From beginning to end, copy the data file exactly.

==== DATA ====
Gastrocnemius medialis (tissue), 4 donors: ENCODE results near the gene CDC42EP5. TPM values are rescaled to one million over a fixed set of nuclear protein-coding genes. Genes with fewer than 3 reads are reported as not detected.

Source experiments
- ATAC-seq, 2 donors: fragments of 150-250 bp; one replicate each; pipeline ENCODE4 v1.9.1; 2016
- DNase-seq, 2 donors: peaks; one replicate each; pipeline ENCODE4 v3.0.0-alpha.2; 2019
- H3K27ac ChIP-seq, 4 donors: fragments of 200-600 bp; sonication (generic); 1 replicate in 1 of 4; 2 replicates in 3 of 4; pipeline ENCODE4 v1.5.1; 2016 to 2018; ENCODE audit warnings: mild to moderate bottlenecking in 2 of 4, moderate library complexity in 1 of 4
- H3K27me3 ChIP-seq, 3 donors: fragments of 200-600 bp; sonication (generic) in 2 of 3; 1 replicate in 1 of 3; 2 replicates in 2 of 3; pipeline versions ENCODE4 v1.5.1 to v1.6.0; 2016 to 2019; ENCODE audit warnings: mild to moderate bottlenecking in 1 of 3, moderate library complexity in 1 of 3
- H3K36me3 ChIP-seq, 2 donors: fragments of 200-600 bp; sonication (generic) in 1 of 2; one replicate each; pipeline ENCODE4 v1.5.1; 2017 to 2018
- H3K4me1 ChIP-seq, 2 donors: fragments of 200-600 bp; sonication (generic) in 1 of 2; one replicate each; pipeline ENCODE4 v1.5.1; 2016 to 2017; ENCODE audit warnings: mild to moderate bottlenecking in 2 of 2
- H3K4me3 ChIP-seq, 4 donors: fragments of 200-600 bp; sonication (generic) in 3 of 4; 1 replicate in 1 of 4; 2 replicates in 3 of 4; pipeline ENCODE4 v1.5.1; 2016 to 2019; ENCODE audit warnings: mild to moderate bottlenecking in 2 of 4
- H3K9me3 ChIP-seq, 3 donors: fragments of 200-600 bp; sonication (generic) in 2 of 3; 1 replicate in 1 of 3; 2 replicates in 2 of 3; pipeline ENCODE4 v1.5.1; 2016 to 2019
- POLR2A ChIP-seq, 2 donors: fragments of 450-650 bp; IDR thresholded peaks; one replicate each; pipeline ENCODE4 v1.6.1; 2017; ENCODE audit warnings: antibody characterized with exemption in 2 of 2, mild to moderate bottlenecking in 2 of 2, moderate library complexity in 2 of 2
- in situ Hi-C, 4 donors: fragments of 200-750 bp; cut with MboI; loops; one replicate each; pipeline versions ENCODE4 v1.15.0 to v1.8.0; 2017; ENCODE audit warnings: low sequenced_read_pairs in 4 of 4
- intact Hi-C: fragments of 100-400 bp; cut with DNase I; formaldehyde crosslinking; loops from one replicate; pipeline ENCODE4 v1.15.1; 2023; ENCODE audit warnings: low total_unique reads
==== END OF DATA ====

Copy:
Gastrocnemius medialis (tissue), 4 donors: ENCODE results near the gene CDC42EP5. TPM values are rescaled to one million over a fixed set of nuclear protein-coding genes. Genes with fewer than 3 reads are reported as not detected.

Source experiments
- ATAC-seq, 2 donors: fragments of 150-250 bp; one replicate each; pipeline ENCODE4 v1.9.1; 2016
- DNase-seq, 2 donors: peaks; one replicate each; pipeline ENCODE4 v3.0.0-alpha.2; 2019
- H3K27ac ChIP-seq, 4 donors: fragments of 200-600 bp; sonication (generic); 1 replicate in 1 of 4; 2 replicates in 3 of 4; pipeline ENCODE4 v1.5.1; 2016 to 2018; ENCODE audit warnings: mild to moderate bottlenecking in 2 of 4, moderate library complexity in 1 of 4
- H3K27me3 ChIP-seq, 3 donors: fragments of 200-600 bp; sonication (generic) in 2 of 3; 1 replicate in 1 of 3; 2 replicates in 2 of 3; pipeline versions ENCODE4 v1.5.1 to v1.6.0; 2016 to 2019; ENCODE audit warnings: mild to moderate bottlenecking in 1 of 3, moderate library complexity in 1 of 3
- H3K36me3 ChIP-seq, 2 donors: fragments of 200-600 bp; sonication (generic) in 1 of 2; one replicate each; pipeline ENCODE4 v1.5.1; 2017 to 2018
- H3K4me1 ChIP-seq, 2 donors: fragments of 200-600 bp; sonication (generic) in 1 of 2; one replicate each; pipeline ENCODE4 v1.5.1; 2016 to 2017; ENCODE audit warnings: mild to moderate bottlenecking in 2 of 2
- H3K4me3 ChIP-seq, 4 donors: fragments of 200-600 bp; sonication (generic) in 3 of 4; 1 replicate in 1 of 4; 2 replicates in 3 of 4; pipeline ENCODE4 v1.5.1; 2016 to 2019; ENCODE audit warnings: mild to moderate bottlenecking in 2 of 4
- H3K9me3 ChIP-seq, 3 donors: fragments of 200-600 bp; sonication (generic) in 2 of 3; 1 replicate in 1 of 3; 2 replicates in 2 of 3; pipeline ENCODE4 v1.5.1; 2016 to 2019
- POLR2A ChIP-seq, 2 donors: fragments of 450-650 bp; IDR thresholded peaks; one replicate each; pipeline ENCODE4 v1.6.1; 2017; ENCODE audit warnings: antibody characterized with exemption in 2 of 2, mild to moderate bottlenecking in 2 of 2, moderate library complexity in 2 of 2
- in situ Hi-C, 4 donors: fragments of 200-750 bp; cut with MboI; loops; one replicate each; pipeline versions ENCODE4 v1.15.0 to v1.8.0; 2017; ENCODE audit warnings: low sequenced_read_pairs in 4 of 4
- intact Hi-C: fragments of 100-400 bp; cut with DNase I; formaldehyde crosslinking; loops from one replicate; pipeline ENCODE4 v1.15.1; 2023; ENCODE audit warnings: low total_unique reads